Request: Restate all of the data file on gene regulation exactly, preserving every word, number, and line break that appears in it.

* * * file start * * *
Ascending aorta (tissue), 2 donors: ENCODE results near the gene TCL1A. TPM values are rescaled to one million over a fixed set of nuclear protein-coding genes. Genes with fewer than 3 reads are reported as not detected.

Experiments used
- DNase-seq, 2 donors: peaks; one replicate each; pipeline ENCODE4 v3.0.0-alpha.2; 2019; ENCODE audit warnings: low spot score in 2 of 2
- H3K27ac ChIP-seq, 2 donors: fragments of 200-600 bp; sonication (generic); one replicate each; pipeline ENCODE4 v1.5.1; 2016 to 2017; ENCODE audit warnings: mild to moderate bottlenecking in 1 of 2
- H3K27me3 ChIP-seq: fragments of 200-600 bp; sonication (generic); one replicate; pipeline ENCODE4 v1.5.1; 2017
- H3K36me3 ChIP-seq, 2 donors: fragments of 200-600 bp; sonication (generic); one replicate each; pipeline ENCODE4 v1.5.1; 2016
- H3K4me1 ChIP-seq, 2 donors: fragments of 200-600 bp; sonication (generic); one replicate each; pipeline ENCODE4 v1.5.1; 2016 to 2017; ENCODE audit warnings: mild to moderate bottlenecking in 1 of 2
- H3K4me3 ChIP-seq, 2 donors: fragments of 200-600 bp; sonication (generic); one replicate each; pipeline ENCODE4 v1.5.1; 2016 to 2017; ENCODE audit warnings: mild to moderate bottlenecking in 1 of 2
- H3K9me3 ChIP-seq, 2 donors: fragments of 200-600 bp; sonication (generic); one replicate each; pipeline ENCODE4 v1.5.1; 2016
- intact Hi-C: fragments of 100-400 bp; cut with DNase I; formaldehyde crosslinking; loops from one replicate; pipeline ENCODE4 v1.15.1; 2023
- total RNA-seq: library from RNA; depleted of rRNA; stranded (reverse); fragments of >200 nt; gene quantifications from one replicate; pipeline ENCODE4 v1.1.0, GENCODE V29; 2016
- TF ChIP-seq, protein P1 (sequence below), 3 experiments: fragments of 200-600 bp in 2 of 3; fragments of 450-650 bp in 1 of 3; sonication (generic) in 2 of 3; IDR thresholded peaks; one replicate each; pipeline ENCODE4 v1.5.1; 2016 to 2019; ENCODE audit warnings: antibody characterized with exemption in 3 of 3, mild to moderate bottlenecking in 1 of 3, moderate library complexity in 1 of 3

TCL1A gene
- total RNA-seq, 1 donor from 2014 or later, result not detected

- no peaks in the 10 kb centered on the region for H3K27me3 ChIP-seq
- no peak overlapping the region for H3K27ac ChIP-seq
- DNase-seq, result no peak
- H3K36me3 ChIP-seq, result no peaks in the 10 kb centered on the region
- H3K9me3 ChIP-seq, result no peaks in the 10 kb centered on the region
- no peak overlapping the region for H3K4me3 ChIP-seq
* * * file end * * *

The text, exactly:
Ascending aorta (tissue), 2 donors: ENCODE results near the gene TCL1A. TPM values are rescaled to one million over a fixed set of nuclear protein-coding genes. Genes with fewer than 3 reads are reported as not detected.

Experiments used
- DNase-seq, 2 donors: peaks; one replicate each; pipeline ENCODE4 v3.0.0-alpha.2; 2019; ENCODE audit warnings: low spot score in 2 of 2
- H3K27ac ChIP-seq, 2 donors: fragments of 200-600 bp; sonication (generic); one replicate each; pipeline ENCODE4 v1.5.1; 2016 to 2017; ENCODE audit warnings: mild to moderate bottlenecking in 1 of 2
- H3K27me3 ChIP-seq: fragments of 200-600 bp; sonication (generic); one replicate; pipeline ENCODE4 v1.5.1; 2017
- H3K36me3 ChIP-seq, 2 donors: fragments of 200-600 bp; sonication (generic); one replicate each; pipeline ENCODE4 v1.5.1; 2016
- H3K4me1 ChIP-seq, 2 donors: fragments of 200-600 bp; sonication (generic); one replicate each; pipeline ENCODE4 v1.5.1; 2016 to 2017; ENCODE audit warnings: mild to moderate bottlenecking in 1 of 2
- H3K4me3 ChIP-seq, 2 donors: fragments of 200-600 bp; sonication (generic); one replicate each; pipeline ENCODE4 v1.5.1; 2016 to 2017; ENCODE audit warnings: mild to moderate bottlenecking in 1 of 2
- H3K9me3 ChIP-seq, 2 donors: fragments of 200-600 bp; sonication (generic); one replicate each; pipeline ENCODE4 v1.5.1; 2016
- intact Hi-C: fragments of 100-400 bp; cut with DNase I; formaldehyde crosslinking; loops from one replicate; pipeline ENCODE4 v1.15.1; 2023
- total RNA-seq: library from RNA; depleted of rRNA; stranded (reverse); fragments of >200 nt; gene quantifications from one replicate; pipeline ENCODE4 v1.1.0, GENCODE V29; 2016
- TF ChIP-seq, protein P1 (sequence below), 3 experiments: fragments of 200-600 bp in 2 of 3; fragments of 450-650 bp in 1 of 3; sonication (generic) in 2 of 3; IDR thresholded peaks; one replicate each; pipeline ENCODE4 v1.5.1; 2016 to 2019; ENCODE audit warnings: antibody characterized with exemption in 3 of 3, mild to moderate bottlenecking in 1 of 3, moderate library complexity in 1 of 3

TCL1A gene
- total RNA-seq, 1 donor from 2014 or later, result not detected

- no peaks in the 10 kb centered on the region for H3K27me3 ChIP-seq
- no peak overlapping the region for H3K27ac ChIP-seq
- DNase-seq, result no peak
- H3K36me3 ChIP-seq, result no peaks in the 10 kb centered on the region
- H3K9me3 ChIP-seq, result no peaks in the 10 kb centered on the region
- no peak overlapping the region for H3K4me3 ChIP-seq